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The Arctic Council is the leading intergovernmental forum promoting cooperation, coordination and interaction among the Arctic states, Arctic Indigenous communities and other Arctic inhabitants on common Arctic issues, in particular on issues of sustainable development and environmental protection in the Arctic. This article contains a backgrounder on the Arctic Council and its work.

What is the Arctic Council?

The Arctic Council is the leading intergovernmental forum promoting cooperation, coordination and interaction among the Arctic states, Arctic Indigenous communities and other Arctic inhabitants on common Arctic issues, in particular on issues of sustainable development and environmental protection in the Arctic.

Who takes part?

The Ottawa Declaration lists the following countries as Members of the Arctic Council: Canada, the Kingdom of Denmark, Finland, Iceland, Norway, the Russian Federation, Sweden and the United States.

In addition, six organizations representing Arctic Indigenous peoples have status as Permanent Participants. The category of Permanent Participant was created to provide for active participation and full consultation with the Arctic Indigenous peoples within the Council. They include: the Aleut International Association, the Arctic Athabaskan CouncilGwich’in Council International, the Inuit Circumpolar CouncilRussian Association of Indigenous Peoples of the North and the Saami Council.

Observer status in the Arctic Council is open to non-Arctic states, along with inter-governmental, inter-parliamentary, global, regional and non-governmental organizations that the Council determines can contribute to its work. Arctic Council Observers primarily contribute through their engagement in the Council at the level of Working Groups.

The standing Arctic Council Secretariat formally became operational in 2013 in Tromsø, Norway. It was established to provide administrative capacity, institutional memory, enhanced communication and outreach and general support to the activities of the Arctic Council.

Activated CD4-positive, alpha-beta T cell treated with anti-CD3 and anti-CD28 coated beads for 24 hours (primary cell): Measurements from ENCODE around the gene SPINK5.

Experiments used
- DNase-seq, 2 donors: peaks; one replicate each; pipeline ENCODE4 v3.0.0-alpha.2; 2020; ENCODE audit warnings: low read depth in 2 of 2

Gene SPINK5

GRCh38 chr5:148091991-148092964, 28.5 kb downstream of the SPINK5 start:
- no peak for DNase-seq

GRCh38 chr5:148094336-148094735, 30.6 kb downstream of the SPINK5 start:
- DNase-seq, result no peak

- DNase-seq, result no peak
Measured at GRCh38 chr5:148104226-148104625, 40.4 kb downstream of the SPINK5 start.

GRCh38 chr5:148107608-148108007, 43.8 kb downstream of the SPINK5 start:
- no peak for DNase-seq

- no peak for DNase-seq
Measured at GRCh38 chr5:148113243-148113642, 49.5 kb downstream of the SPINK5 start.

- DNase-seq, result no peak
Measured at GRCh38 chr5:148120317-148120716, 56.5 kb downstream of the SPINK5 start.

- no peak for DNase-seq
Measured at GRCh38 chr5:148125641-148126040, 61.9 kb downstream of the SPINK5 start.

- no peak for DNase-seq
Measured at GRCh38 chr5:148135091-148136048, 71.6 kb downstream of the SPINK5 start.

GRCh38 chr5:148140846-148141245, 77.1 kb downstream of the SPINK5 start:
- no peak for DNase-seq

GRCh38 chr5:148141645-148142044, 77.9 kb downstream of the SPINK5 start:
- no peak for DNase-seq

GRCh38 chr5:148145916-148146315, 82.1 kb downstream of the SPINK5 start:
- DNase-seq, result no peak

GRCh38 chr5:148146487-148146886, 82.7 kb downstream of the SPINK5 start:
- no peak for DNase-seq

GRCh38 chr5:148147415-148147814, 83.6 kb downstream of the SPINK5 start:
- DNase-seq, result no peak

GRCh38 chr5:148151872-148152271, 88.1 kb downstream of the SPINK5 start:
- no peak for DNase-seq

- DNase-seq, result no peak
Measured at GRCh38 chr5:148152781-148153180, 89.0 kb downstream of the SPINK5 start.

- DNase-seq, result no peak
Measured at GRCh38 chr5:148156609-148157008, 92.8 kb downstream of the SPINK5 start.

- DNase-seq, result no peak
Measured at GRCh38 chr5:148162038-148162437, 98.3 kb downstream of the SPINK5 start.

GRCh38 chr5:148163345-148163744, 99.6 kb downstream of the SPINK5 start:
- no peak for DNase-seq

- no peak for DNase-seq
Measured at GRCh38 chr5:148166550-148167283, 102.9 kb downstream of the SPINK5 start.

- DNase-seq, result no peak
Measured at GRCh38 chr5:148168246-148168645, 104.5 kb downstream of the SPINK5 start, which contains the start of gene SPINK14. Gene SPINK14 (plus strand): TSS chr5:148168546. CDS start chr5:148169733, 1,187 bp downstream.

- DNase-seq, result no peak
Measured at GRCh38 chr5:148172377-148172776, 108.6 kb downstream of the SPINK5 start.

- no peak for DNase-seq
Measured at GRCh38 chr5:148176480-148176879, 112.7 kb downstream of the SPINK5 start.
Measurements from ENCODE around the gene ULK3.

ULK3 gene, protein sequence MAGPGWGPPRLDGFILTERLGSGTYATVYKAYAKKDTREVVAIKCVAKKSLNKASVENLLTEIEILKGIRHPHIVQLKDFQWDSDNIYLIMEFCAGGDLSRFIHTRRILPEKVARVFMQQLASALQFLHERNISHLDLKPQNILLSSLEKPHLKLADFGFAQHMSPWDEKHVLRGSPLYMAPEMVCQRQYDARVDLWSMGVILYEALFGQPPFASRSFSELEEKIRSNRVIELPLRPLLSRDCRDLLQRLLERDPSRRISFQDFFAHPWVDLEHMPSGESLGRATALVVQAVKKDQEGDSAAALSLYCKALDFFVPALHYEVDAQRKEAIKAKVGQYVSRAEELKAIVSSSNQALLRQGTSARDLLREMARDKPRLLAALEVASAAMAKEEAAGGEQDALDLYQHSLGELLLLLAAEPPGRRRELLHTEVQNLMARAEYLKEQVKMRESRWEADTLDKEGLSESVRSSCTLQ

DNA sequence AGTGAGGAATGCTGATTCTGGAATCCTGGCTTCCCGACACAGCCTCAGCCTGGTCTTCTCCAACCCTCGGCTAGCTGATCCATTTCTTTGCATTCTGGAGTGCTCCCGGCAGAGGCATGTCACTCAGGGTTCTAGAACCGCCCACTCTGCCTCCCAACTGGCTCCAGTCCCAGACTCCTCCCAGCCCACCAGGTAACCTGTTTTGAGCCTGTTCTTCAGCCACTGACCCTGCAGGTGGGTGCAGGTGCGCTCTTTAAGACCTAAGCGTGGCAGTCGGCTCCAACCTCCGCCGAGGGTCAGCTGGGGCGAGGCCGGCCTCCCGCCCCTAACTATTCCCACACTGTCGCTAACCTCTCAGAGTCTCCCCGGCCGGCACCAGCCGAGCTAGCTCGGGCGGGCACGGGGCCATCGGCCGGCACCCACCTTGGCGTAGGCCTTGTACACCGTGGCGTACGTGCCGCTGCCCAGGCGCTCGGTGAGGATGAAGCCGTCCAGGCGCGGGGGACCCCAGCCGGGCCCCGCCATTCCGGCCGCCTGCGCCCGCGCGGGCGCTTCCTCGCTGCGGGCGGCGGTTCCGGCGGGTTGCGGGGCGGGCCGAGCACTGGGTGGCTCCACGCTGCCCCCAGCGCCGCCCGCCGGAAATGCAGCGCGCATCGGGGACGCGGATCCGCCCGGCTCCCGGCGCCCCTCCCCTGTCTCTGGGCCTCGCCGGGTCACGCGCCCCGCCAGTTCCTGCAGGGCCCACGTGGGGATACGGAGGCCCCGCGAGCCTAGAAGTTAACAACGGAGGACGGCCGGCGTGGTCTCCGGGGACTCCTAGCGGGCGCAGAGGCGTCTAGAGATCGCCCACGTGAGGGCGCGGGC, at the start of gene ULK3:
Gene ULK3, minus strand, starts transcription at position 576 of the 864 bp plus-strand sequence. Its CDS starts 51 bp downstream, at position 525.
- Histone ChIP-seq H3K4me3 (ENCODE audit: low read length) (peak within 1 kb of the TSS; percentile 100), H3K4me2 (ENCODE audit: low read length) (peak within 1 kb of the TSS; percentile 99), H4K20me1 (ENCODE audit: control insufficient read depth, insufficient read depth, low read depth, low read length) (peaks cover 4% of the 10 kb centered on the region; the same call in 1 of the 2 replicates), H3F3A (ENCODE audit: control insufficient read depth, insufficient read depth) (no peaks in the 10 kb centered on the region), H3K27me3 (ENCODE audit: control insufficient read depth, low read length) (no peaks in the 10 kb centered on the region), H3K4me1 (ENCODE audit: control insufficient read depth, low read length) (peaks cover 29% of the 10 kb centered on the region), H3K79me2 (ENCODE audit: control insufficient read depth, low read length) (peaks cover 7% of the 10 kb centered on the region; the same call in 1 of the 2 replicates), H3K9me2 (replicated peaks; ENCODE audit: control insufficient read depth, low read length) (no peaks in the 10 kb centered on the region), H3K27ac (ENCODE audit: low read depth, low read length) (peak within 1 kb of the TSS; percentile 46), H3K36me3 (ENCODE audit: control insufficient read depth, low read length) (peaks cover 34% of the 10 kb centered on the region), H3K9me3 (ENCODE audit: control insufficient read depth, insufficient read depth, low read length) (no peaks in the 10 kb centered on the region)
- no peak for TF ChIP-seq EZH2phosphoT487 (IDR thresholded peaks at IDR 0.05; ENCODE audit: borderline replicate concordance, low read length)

What does it do?

The work of the Council is primarily carried out in six Working Groups.

The Council may also establish Task Forces or expert groups to carry out specific work. The Task Forces operating during the United States Chairmanship (2015-2017) are:

During the 2015-2017 U.S. Chairmanship there is also one Expert Group operating:

What are some of its accomplishments?

The Arctic Council regularly produces comprehensive, cutting-edge environmental, ecological and social assessments through its Working Groups. Click here to see a list of some significant products from the Working Groups.

The Council has also provided a forum for the negotiation of two important legally binding agreements among the eight Arctic states. The first, the Agreement on Cooperation on Aeronautical and Maritime Search and Rescue in the Arctic, was signed in Nuuk, Greenland, at the 2011 Ministerial Meeting. The second, the Agreement on Cooperation on Marine Oil Pollution Preparedness and Response in the Arctic, was signed in Kiruna, Sweden, at the 2013 Ministerial Meeting.

How does it work?

Arctic Council assessments and recommendations are the result of analysis and efforts undertaken by the Working Groups. Decisions of the Arctic Council are taken by consensus among the eight Arctic Council states, with full consultation and involvement of the Permanent Participants.

The chairmanship of the Arctic Council rotates every two years among Arctic states. The first country to chair the Arctic Council was Canada (1996-1998), followed by the United States, Finland, Iceland, Russia, Norway, Denmark and Sweden. The second cycle of chairmanships began in 2013, as Canada assumed the Chairmanship for the second time. On 24 April 2015, the second Canadian Chairmanship concluded, and the second Chairmanship of the United States (2015-2017) began. The next country to assume the Chairmanship will be Finland (2017-2019).

What doesn’t it do?

The Arctic Council is a forum; it has no programming budget. All projects or initiatives are sponsored by one or more Arctic States. Some projects also receive support from other entities.

The Arctic Council does not and cannot implement or enforce its guidelines, assessments or recommendations. That responsibility belongs to each individual Arctic State.

The Arctic Council’s mandate, as articulated in the Ottawa Declaration, explicitly excludes military security.